Thursday, March 06, 2014


The icicles that surround our cabin are slow to melt. I see the world outside my window through frozen bars of ice. Ice Jail. I am ready to be freed from my indoor chambers.

Even though the morning thermometer readings are close to zero, my calendar helps keep track of the days, and gives me encouragement. Spring will come, and it will be time to plant. I need to be ready. I reach for the jar of Hungarian Flax seed that I rippled from the plants I raised last fall. It is time to free the seeds from the boll.

The USDA sent me only 200 seeds to start with. Flax seed is generally self pollinating, but cross and even outcrossing can occur. I'm not sure these seeds will all be true to type. There was another variety of flax (Elektra) that was going nearby, and though most of it matured earlier, there is a chance they cross pollinated.

I open each boll by crushing it with a spoon. The base of the boll shows the different segments (they look like little chambers), the wall that separates the segments is called the septum. On average, I'm finding about 7 seeds per boll, and have found as many as 9. Occasionally, there will be only 1 seed in the entire boll.

The color of the seed is lighter than I expected. See the shiny coating? That is the mucilage. If you soak the seeds in water, the mucilage is released and makes a sort of jell that is silky and slippery. Flax mucilage is used when spinning flax to smooth down the wispy ends and hairy surface of the spun linen thread. The mucilage maybe also be used to dress or treat the warp on the loom when weaving with linen. The dressing (when dry) helps to prevent the warp threads from sticking together.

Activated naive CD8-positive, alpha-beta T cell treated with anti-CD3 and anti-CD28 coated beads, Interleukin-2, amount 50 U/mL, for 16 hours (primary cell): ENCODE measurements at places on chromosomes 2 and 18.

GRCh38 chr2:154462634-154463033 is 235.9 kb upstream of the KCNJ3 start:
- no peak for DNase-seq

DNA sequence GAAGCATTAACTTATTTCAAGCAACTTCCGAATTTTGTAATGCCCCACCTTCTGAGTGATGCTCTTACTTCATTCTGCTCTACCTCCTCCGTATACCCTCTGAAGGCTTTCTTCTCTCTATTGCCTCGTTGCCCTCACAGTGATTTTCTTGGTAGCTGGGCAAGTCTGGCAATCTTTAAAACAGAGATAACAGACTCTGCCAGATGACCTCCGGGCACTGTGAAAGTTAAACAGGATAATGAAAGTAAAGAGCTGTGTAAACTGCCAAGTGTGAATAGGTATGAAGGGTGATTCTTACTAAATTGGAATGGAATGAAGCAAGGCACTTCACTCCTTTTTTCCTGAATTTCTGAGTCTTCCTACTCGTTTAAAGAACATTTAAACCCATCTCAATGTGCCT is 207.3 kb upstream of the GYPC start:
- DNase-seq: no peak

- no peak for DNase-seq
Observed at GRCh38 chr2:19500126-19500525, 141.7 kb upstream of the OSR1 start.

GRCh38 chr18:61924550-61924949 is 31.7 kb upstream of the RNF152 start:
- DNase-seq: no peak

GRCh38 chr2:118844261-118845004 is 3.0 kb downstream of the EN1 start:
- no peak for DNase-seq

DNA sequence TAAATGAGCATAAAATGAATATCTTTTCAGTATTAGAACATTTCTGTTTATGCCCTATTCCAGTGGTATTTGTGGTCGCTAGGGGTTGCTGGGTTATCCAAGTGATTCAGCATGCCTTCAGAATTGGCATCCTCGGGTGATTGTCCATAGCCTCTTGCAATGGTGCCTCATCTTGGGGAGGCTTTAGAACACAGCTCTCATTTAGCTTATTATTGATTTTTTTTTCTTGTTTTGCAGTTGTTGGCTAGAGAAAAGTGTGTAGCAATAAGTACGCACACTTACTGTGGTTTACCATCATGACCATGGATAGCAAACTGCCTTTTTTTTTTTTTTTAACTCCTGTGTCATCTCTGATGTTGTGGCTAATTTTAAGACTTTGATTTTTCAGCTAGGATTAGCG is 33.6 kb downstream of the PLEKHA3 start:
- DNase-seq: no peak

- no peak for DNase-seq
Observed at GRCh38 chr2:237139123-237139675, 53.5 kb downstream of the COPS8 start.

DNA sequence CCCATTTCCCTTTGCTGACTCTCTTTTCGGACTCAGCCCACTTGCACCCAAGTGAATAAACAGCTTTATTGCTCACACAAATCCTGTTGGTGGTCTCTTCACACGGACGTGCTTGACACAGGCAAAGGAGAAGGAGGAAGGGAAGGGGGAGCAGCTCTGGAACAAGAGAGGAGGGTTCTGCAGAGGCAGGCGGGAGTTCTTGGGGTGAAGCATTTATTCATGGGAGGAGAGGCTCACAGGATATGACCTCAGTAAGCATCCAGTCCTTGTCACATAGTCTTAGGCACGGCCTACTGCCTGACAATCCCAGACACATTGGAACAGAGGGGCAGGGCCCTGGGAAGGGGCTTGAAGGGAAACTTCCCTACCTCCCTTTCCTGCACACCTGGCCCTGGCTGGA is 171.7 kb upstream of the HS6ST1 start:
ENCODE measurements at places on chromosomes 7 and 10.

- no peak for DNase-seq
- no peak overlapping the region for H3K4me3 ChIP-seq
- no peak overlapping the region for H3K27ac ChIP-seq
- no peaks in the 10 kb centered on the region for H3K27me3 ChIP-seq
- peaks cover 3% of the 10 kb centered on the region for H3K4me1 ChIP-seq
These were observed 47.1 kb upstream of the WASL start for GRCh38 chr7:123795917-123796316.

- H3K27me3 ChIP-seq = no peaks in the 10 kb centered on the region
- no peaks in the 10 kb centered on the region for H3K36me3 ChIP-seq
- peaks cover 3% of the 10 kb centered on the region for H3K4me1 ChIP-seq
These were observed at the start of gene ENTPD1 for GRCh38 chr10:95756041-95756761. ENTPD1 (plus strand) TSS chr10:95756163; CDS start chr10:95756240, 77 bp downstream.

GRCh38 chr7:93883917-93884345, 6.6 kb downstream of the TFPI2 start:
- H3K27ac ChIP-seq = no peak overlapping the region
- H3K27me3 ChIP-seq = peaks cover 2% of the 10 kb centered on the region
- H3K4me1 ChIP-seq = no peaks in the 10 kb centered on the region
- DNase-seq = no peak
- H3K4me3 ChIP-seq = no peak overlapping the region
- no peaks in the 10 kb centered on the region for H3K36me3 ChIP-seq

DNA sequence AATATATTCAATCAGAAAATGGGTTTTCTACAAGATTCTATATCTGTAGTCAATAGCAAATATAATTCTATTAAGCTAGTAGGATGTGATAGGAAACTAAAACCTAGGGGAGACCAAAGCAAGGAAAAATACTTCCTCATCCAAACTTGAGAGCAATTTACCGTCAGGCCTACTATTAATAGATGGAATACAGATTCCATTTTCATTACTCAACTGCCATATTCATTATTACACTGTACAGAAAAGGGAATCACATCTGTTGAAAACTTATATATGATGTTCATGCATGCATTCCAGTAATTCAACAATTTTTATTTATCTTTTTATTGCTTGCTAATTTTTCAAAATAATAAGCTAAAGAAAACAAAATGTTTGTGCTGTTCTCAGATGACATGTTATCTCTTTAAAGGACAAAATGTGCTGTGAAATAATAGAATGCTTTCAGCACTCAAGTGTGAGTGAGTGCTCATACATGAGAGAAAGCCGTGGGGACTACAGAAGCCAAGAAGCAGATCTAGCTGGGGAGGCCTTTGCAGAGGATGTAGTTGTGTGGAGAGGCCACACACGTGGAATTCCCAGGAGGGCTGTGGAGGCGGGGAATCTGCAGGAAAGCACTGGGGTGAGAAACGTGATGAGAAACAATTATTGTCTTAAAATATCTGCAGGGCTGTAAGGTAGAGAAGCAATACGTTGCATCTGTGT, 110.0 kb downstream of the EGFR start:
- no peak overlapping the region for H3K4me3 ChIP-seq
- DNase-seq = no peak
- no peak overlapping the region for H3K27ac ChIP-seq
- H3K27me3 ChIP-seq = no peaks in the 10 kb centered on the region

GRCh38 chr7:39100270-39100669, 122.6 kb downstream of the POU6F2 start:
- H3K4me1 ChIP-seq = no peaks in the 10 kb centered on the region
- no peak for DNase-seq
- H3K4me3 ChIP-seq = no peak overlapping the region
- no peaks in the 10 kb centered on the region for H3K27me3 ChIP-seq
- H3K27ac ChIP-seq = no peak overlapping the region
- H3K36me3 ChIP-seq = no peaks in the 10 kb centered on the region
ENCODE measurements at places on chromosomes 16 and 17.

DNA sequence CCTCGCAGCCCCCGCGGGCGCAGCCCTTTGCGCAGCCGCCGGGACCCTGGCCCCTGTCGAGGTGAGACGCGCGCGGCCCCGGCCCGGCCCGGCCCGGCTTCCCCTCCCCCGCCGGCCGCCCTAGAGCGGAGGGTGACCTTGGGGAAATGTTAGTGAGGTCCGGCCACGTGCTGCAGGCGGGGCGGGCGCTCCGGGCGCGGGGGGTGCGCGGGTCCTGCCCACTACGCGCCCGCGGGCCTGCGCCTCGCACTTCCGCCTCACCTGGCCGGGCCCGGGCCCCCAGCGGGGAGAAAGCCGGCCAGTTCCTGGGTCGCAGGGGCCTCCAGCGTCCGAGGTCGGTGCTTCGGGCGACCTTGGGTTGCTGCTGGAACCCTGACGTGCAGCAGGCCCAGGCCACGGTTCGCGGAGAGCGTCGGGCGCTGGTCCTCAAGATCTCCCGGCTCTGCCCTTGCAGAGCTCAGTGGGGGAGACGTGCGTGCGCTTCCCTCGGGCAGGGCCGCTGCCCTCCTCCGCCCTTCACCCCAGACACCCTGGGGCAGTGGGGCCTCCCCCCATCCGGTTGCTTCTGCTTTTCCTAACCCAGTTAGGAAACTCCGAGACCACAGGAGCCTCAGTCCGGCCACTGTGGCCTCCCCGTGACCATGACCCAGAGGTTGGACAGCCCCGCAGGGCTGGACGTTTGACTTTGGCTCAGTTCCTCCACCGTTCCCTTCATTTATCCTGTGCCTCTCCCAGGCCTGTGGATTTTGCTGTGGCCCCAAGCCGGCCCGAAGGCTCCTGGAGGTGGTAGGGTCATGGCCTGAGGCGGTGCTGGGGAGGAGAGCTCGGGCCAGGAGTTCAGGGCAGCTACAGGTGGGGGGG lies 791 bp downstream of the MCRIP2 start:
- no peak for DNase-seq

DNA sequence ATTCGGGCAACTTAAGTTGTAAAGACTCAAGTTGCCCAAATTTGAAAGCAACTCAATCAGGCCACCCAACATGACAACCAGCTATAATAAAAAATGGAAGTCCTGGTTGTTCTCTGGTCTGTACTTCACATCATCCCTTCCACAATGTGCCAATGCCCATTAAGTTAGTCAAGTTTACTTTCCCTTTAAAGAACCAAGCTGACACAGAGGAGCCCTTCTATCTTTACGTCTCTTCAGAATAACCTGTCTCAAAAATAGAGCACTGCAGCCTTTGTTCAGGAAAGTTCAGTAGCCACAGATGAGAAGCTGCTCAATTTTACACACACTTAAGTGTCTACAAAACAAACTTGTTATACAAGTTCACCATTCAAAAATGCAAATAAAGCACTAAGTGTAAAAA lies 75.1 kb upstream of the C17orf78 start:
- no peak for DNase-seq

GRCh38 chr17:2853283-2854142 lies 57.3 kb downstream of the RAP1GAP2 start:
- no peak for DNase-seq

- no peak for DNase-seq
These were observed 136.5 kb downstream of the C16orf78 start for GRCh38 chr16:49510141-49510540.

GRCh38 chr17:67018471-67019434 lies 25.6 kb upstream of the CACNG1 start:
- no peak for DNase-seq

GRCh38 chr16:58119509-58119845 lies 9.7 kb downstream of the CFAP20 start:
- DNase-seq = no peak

After about an hour of this task of crushing the bolls, I have counted 370 seeds. I have only removed about half of the bolls from the jar so I am very happy with the number. I at least doubled the count that I originally started with. Now remains the test of germination.

So, yes. Spring is coming and although the landscape outside does not show much of a change, the extended daylight hours are upon us! The sun gives me great pleasure on those days that it chooses to shine. I find a spot to soak up the warmth and light and bathe in its goodness.


Cathy said...

Soon...soon your ice jail will melt. I hope you don't deal with ice jams and flooding, though.

Interesting about the flax seeds- I always learn so much from you.

Valerie said...

Yes those flax seeds are light, compared to the ones I grind up to put in my yogurt. I wonder what kind of flax seed Bob's Red Mill sells?

Ice jail sums it up perfectly. My mind is tuned to the same concern Cathy expresses. I've quit groaning about yet another inch of snow arriving, and have started to be worried about just where all this stuff is going to go when it begins to melt. According the the weather service we've had 83+ inches of snow this season.

Vlaďka Cepáková said...

You have strong winter like we had last year. There was long winter ,too much snow and frost in my country. But this year? No snow, no rain, only a little frost. Is it better? I don´t know. I feel something is wrong. It is too early for blooming trees.

Lisa at Greenbow said...

Do the different flax seeds look different? or do you have to wait until they germinate and produce?? It looks like you will have a plenty this year.
Those icicles remind me of my childhood. The icicles were huge and were so threatening to me.

Judy said...

Can you save the mucilage jel in a container or freeze it to use later? When you are done with your flax seeds you might want to pull out some wool..another storm is coming Wednesday!

thecrazysheeplady said...

Neat, neat, neat!

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